People Don’t Give a Fu…

As I’ve said many times, Cheryl spent 167 days in 3 different facilities. One of the weird side effects of spending that much time in the hospital, is that you sort of develope a Stockholm syndrome. People CARE in those places. Probably why they call them CARE facilities.

Everyone was always so nice. They respected Cheryl’s inabilities and constantly cheered her (and I) on. So when we left those facilities, I naively thought the world would be different for us. We were now a “family with disabilities.” I had myself a handicapped person. Humankind was going to be a lot nicer to us now, right?

WRONG! People don’t give a FUCK.

Very early on in her recovery, Cheryl couldn’t walk long distances so I often found myself pushing her around downtown Long Beach in her wheelchair. People would have to at least respect the wheelchair, right? Wrong again. People weren’t even kind enough to step out of the way. You know how many times I had to say “excuse me please?” Too many times.

There would be no doors held open for me.

cheryl-at-the-aquarium

At the Aquarium of the Pacific.

What’s really funny, now living in a disability world, is how quickly I saw just how shitty the general public treats the handicapped. Sure, they give us a couple of spots by the door, but non-handicapped people park in ’em all the time.

Ramps? If a we’re lucky to find them, there’s usually some douchebag walking down the ramp to avoid taking the two steps that reside next to it. Ever try to push a wheelchair up a ramp, that is only wide enough for the chair, while a douchebag walks down it? Then have them give you a look like YOU’RE inconveniencing THEM? Oh, what fun.

It’s not just the chair though. Those days are long behind us, but that doesn’t mean Cheryl is skipping along humming a tune. She still has a lot of mobility issues and moves very slow. I hate to say it, but to anyone with a smidgen of logical skills can see that she clearly has a disability. She LOOKS handicapped. It should be obvious that there’s SOMEthing wrong with her. It’s not though.

Bring on the aniexty!

A week or so ago, my mom was in town which meant there was a lot of activities out in the public world. To make matters worse, it was the weekend so everyplace we went it was crowded. This isn’t the greatest of scenarios for someone who is half blind, deaf and moves slow.

But it’s not just Cheryl. This provides a high level of anxiety for me as well. I am a walking

catalina-bar-1

Chillin’ on Catalina Island

force field, shielding her from the general public that has no concern for someone in her condition. I’m constantly aware of where she is and those around her, because people WILL bump into her and unlike us, a little bump can do some damage… especially on her left side where she’s the weakest.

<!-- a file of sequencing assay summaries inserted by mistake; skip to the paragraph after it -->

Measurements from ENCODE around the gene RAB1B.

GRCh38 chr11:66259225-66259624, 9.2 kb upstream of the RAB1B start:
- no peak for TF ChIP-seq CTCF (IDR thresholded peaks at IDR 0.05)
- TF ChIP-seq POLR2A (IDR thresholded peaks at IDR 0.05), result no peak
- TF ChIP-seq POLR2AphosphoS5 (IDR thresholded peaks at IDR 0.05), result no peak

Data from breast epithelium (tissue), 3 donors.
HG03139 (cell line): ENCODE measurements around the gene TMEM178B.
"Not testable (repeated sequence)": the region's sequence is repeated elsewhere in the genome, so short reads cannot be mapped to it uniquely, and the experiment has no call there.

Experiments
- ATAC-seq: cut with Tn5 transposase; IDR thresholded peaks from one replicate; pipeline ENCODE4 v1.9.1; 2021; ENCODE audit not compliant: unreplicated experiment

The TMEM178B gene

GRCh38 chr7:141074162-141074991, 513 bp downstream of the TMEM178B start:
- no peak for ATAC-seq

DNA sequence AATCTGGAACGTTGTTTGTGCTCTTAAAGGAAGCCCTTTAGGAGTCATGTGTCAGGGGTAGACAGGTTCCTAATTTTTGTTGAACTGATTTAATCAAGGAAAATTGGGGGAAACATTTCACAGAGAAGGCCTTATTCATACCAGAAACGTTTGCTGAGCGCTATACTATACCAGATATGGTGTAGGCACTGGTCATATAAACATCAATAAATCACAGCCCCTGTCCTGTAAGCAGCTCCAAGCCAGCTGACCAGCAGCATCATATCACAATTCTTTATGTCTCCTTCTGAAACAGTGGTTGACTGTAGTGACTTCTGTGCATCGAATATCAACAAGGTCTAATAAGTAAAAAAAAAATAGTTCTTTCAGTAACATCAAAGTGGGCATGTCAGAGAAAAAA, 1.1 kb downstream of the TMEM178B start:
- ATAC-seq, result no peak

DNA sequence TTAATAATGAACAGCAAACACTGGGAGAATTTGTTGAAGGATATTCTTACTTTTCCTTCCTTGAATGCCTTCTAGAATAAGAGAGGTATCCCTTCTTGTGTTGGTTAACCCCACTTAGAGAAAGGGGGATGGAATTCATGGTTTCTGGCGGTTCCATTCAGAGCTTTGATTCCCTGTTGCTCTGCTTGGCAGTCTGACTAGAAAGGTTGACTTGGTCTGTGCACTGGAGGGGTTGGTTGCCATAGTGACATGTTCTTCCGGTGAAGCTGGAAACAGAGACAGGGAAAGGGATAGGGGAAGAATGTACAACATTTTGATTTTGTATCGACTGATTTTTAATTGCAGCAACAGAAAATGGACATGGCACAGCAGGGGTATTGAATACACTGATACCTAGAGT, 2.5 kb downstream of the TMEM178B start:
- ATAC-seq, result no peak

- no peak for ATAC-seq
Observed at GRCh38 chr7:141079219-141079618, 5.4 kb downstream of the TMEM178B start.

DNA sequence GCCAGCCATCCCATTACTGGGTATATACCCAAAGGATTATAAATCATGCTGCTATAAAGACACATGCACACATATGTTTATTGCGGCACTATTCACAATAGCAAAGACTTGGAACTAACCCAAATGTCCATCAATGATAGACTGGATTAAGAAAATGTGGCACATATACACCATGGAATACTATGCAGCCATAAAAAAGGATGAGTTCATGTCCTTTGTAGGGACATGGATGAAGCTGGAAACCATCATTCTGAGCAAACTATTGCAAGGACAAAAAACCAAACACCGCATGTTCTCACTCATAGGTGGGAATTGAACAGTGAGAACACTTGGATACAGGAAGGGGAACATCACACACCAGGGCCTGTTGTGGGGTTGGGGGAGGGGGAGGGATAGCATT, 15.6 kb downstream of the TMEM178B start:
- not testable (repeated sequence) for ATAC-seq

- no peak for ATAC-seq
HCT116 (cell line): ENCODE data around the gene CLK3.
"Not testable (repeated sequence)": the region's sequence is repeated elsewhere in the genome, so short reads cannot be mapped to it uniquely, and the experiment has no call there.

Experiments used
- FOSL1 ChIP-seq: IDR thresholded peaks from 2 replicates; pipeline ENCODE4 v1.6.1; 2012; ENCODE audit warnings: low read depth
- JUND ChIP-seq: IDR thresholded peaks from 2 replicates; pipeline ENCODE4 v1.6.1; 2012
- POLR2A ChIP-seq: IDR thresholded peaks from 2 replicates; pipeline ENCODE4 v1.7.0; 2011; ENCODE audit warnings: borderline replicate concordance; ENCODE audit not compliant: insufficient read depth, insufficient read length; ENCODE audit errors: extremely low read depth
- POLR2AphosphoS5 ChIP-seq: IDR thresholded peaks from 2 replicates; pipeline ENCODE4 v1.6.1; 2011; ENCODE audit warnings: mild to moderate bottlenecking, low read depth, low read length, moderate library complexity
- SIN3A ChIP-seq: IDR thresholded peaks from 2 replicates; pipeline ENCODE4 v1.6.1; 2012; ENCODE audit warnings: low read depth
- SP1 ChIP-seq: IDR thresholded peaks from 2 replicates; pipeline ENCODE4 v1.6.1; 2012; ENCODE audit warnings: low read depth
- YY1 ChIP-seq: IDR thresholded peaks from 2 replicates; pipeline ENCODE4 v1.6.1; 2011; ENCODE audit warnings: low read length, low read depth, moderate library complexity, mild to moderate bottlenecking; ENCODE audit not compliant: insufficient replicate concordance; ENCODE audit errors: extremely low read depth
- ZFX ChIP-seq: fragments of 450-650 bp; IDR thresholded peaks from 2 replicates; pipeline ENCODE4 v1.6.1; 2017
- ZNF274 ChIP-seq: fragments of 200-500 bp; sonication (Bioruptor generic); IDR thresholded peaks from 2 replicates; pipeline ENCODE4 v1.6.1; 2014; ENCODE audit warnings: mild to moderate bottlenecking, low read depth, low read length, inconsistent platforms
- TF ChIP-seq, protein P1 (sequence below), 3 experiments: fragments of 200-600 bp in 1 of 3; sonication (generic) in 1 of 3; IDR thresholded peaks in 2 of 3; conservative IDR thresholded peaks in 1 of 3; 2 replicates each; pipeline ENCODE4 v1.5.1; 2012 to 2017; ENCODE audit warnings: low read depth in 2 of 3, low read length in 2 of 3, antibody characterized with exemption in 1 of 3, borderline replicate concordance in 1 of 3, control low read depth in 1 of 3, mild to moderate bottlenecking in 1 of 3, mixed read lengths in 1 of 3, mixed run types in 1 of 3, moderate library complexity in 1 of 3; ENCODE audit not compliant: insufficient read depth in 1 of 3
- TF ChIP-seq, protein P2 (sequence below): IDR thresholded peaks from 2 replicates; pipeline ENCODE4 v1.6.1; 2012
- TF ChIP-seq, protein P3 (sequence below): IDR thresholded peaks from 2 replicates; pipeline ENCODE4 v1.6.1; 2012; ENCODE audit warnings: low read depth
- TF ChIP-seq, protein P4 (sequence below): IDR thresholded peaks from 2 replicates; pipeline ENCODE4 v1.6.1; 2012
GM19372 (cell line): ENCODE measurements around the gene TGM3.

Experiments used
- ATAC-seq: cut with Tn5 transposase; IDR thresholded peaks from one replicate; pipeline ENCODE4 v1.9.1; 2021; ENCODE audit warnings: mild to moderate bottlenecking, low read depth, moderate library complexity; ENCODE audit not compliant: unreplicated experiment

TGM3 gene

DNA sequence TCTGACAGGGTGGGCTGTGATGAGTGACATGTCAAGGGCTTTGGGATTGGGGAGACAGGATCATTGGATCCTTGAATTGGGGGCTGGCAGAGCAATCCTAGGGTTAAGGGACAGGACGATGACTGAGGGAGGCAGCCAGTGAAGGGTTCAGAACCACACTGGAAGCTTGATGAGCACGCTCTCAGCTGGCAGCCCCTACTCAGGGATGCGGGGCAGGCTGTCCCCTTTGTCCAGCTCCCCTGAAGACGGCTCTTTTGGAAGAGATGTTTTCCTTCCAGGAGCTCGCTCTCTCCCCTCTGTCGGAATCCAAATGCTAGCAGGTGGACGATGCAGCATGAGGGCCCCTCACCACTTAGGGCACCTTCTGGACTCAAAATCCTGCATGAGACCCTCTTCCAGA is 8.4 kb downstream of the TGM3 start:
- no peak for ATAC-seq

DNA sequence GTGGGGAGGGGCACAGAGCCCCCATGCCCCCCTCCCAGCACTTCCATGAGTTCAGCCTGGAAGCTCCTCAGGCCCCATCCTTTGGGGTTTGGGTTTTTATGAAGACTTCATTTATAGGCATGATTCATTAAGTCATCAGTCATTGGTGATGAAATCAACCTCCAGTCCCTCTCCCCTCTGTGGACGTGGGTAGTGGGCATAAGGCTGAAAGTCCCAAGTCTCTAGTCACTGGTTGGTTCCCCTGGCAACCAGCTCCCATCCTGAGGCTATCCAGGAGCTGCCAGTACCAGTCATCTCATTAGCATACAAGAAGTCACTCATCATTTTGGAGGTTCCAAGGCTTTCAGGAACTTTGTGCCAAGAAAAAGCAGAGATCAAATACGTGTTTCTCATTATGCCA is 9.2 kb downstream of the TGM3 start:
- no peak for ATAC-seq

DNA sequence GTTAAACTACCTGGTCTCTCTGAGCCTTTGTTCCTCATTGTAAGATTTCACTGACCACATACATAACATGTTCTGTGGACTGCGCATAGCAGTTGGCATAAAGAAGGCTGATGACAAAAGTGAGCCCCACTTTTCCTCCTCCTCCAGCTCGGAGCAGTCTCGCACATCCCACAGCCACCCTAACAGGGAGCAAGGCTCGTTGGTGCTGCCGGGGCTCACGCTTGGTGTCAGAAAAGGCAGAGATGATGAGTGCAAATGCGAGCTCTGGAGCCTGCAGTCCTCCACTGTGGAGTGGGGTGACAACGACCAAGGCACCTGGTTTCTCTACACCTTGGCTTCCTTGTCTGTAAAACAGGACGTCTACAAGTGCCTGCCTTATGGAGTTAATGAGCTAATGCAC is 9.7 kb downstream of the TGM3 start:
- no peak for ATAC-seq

You have no idea how often this happens. Maybe we’ll get an “I’m sorry” or an “excuse me,” but it’s not like she can hear them. In fact, it makes HER feel bad because she was in the way.

Which, in turn, makes ME feel bad. I don’t want her to feel like she can’t go out and do things just because 99% of people are assholes on a daily basis.

Obviously, I get very protective of her when we’re out and, to make this all about me, sucks ass. It’s hard to enjoy the activity when your Spidey-sense is constantly going off. Danger around every corner.

For example:

One of our outings was to the Aquarium of the Pacific, Long Beach’s world famous aquarium. I have never been even though we’ve lived a few blocks from it for several years now. “Old” Cheryl never wanted to go because that was something you did when people from out of town came to visit. Well, we finally had people from out of town and they wanted to go. I secretly got excited because, I’ve always wanted to go… a fact that I never voiced.

We get to the aquarium and it’s PACKED. It seemed as if every family had a gaggle of small children AND a stroller. Now, I would have been annoyed by that type of crowd regardless, but I was extra annoyed having to constantly protect her from wild children lacking supervision and those that clearly should never be allowed to push their spawn around of four wheels.

Cheryl was constantly in danger of being run into and run over. More than a few dirty looks were thrown at members of the general public. Good ‘ole passive aggression! That’s what I say.

There’s also the danger of Cheryl getting swept up in the crowd. The whole half blind/deaf thing means she will sometimes think someone else, who has a similar build to me, IS me and will wander off. The lack of hearing means you can’t call after her either.

This means that I have to have one eye on her ALL the time. Didn’t leave a whole lot of room to enjoy the fish behind the glass, but oh well. Luckily I have a limited attention span for that shit. I don’t need to stand there and watch ’em, a glance is enough most of the time.

seahorse

Seahorse!

To be fair all I really wanted to see were the jellyfish and the sea horses and we did both. So I was good.

But still…

It never ceases to amaze me the general lack of decency we have for one another when a bunch of strangers decide to inhabit the same space. Especially when it comes to the disabled.

Like I said though, people don’t give a fuck. Literally 0 fucks.

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